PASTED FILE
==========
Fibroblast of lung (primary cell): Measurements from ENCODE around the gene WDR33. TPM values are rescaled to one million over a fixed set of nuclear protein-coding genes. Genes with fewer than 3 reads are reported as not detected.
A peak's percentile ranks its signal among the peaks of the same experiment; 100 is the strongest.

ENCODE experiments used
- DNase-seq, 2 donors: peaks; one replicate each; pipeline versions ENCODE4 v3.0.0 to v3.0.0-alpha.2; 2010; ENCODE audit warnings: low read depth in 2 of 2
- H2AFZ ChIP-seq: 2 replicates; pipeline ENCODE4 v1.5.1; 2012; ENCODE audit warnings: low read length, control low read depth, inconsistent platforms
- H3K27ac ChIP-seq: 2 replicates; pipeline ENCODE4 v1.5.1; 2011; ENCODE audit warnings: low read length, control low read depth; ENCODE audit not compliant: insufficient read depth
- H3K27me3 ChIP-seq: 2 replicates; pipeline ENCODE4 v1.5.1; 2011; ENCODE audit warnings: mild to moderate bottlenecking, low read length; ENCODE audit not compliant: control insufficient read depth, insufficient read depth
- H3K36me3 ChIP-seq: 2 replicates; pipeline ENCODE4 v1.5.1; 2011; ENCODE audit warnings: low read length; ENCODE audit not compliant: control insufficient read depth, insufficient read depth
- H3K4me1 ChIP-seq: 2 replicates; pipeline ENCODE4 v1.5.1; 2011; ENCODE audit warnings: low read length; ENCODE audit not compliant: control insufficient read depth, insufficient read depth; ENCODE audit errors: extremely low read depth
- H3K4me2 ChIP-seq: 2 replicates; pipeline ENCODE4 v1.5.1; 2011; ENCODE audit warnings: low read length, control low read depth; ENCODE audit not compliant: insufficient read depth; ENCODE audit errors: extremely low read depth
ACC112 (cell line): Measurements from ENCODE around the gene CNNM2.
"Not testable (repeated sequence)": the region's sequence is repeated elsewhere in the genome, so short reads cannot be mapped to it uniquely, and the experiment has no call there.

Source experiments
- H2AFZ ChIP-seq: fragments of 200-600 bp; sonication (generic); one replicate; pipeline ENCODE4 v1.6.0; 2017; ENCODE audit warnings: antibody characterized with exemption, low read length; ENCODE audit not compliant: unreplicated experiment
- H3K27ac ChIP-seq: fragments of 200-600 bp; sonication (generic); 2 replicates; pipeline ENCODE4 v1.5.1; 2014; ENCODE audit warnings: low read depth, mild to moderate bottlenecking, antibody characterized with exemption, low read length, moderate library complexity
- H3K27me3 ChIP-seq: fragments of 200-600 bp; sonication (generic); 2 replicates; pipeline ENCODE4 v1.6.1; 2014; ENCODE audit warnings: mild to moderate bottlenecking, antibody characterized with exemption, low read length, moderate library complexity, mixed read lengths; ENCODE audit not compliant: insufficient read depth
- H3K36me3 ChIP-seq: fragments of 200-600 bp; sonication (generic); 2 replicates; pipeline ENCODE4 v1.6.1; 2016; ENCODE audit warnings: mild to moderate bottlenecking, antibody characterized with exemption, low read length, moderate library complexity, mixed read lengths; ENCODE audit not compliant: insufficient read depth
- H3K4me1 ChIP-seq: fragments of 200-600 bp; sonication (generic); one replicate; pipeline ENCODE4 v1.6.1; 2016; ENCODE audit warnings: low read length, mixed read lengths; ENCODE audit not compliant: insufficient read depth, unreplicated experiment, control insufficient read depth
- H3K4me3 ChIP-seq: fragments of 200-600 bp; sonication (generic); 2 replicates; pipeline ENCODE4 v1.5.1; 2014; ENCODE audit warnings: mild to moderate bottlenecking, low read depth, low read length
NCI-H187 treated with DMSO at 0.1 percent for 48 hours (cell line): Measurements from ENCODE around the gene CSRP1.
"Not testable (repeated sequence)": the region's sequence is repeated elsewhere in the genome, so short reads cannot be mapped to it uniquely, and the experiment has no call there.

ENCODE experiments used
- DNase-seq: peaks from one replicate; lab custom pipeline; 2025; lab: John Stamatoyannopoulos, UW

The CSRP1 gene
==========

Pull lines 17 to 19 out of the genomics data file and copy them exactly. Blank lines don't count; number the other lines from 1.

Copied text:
- H3K36me3 ChIP-seq: fragments of 200-600 bp; sonication (generic); 2 replicates; pipeline ENCODE4 v1.6.1; 2016; ENCODE audit warnings: mild to moderate bottlenecking, antibody characterized with exemption, low read length, moderate library complexity, mixed read lengths; ENCODE audit not compliant: insufficient read depth
- H3K4me1 ChIP-seq: fragments of 200-600 bp; sonication (generic); one replicate; pipeline ENCODE4 v1.6.1; 2016; ENCODE audit warnings: low read length, mixed read lengths; ENCODE audit not compliant: insufficient read depth, unreplicated experiment, control insufficient read depth
- H3K4me3 ChIP-seq: fragments of 200-600 bp; sonication (generic); 2 replicates; pipeline ENCODE4 v1.5.1; 2014; ENCODE audit warnings: mild to moderate bottlenecking, low read depth, low read length